Currently Being ModeratedSep 5, 2009 11:22 PM (in response to ijonglin)Hi,
This procedure with gParted also worked for me. I'd like to point a pair of things to save some time to others using it:
-After resizing partitions with gParted reboot with Snow Leopard CD inserted and boot from it. When I rebooted into Mac OS X 10.5 after repartitioning and launched Snow Leopard installer it just crashed. I tried then to reboot with the CD but the yellow triangle appeared on Leopard partition. I had to use gParted again and boot from CD. Then it allowed the installation.
-When using gParted do only one change. If you for example resize to leave 128Mb and after accepting, you realize that the utility has adjusted it to, lets say 120Mb. And then you resize again to 130Mb. Then gParted will apply both changed and that will take a LOT of time. It is better to cancel the first resize and start all over with one change only.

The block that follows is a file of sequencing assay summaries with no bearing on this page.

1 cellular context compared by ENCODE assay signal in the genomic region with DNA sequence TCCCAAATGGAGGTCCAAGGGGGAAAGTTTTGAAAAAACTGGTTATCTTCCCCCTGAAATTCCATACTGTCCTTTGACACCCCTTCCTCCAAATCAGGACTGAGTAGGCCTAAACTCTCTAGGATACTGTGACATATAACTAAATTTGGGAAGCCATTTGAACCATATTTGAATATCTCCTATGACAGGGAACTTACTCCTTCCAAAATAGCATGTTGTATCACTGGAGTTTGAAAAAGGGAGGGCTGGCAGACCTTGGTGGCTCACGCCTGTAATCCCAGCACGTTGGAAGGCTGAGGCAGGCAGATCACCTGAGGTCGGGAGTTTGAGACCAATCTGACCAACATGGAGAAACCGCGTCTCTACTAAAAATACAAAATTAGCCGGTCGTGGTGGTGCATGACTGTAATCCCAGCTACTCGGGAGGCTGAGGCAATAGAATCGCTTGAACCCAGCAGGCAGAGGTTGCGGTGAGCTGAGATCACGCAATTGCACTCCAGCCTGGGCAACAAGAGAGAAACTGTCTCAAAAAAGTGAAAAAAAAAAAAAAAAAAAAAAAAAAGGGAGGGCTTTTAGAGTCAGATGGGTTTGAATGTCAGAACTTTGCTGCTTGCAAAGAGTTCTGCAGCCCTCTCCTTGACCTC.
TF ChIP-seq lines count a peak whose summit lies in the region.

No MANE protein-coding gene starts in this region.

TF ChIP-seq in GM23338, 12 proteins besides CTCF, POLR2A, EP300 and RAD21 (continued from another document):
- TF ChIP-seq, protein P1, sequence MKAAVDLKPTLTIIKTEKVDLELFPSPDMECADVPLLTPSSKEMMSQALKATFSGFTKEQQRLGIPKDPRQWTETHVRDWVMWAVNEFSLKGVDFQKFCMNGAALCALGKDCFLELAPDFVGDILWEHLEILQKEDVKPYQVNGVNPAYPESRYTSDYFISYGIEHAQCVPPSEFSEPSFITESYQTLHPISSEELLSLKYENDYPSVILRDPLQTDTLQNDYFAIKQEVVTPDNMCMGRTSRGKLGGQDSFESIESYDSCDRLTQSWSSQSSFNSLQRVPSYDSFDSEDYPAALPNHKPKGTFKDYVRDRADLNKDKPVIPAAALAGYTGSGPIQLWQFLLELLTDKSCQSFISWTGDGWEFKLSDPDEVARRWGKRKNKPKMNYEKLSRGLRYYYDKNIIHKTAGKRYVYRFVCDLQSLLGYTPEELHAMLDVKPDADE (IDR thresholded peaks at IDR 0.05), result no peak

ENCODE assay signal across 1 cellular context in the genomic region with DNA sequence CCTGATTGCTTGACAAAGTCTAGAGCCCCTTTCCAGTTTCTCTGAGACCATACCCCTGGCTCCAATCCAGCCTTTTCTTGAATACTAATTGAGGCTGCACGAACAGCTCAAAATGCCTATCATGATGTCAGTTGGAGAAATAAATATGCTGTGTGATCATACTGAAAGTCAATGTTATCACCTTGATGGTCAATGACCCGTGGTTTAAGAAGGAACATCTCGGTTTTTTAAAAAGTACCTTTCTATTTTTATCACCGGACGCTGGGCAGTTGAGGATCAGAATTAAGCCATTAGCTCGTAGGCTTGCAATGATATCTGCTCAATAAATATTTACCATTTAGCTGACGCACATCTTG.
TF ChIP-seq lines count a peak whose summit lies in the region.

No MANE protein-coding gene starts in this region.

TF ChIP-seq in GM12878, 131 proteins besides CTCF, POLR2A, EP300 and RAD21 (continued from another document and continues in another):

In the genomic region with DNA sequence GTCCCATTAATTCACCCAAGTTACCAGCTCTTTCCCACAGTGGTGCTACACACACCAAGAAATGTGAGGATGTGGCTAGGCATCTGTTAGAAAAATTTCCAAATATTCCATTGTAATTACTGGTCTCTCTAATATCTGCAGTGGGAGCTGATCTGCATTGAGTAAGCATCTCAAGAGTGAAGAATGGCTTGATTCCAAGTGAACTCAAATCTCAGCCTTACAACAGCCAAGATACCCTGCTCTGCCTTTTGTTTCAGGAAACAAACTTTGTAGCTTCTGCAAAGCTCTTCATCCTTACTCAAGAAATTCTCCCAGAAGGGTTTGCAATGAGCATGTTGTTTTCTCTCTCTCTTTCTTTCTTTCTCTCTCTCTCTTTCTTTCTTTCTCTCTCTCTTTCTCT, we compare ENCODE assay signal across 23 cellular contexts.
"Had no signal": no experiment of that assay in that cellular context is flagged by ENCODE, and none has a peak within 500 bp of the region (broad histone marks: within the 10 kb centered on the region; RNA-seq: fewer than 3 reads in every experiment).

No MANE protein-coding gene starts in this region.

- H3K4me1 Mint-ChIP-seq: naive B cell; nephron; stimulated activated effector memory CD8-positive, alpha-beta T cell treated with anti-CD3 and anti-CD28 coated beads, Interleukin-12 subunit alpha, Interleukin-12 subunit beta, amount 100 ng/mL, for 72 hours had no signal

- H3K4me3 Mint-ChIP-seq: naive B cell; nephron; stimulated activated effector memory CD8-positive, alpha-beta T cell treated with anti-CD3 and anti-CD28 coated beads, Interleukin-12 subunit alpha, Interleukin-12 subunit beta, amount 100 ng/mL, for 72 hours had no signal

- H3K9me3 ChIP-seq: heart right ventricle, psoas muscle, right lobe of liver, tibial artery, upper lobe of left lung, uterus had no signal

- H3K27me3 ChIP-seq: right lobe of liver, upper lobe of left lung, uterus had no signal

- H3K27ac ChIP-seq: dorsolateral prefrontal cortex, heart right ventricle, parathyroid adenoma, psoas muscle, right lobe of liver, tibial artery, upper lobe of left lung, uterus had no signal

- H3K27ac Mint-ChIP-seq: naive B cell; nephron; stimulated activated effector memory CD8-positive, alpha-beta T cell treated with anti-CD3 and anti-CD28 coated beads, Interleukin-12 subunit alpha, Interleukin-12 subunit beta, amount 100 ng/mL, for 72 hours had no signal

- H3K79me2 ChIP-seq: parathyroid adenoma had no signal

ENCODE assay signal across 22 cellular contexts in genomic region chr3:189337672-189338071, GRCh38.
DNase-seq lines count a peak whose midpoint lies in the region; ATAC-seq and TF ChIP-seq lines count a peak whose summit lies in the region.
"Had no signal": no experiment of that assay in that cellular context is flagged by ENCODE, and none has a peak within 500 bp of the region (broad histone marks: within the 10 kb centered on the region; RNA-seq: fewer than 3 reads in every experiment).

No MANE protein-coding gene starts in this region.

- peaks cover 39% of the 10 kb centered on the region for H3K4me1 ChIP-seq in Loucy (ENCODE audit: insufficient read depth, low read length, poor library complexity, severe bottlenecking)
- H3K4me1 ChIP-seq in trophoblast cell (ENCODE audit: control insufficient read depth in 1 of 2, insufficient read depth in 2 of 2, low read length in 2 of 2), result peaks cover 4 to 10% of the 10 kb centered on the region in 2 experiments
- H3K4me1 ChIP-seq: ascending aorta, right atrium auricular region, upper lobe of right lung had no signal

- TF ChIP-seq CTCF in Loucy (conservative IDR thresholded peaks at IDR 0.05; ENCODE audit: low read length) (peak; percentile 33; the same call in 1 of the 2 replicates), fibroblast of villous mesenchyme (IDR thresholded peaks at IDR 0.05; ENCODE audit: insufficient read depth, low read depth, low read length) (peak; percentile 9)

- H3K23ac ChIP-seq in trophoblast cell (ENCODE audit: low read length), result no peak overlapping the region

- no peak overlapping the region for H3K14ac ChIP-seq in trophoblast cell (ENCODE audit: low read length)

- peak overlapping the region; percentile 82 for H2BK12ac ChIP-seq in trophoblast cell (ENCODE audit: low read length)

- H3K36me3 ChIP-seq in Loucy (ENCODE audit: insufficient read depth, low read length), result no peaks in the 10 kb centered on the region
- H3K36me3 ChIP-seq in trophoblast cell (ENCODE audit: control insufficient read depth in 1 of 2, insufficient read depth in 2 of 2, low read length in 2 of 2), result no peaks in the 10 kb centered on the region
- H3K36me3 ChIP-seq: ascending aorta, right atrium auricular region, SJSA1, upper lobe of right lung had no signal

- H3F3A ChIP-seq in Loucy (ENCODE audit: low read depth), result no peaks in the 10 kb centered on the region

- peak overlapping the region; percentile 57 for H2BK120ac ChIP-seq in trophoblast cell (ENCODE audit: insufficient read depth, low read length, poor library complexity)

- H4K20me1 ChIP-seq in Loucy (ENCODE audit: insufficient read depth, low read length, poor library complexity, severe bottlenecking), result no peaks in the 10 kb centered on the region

Writing from Snow Leopard. Thanks for the workaround.MBP17, Mac OS X (10.6)
Currently Being ModeratedSep 6, 2009 6:39 PM (in response to vincefer)When I run gparted, my mac os partition has a yellow triangle with an exclamation mark on it. When I select to shrink it, it will not permit me change it's size. Any suggestions would be greatly appreciated.Macbook pro, Mac OS X (10.5.3), 2.5 Ghz core 2 duo 2GB
Currently Being ModeratedSep 6, 2009 6:44 PM (in response to Wanderedinn)I should mention that I'm currently dual booting Red Hat EL 5.4 and OSX with refit.Macbook pro, Mac OS X (10.5.3), 2.5 Ghz core 2 duo 2GB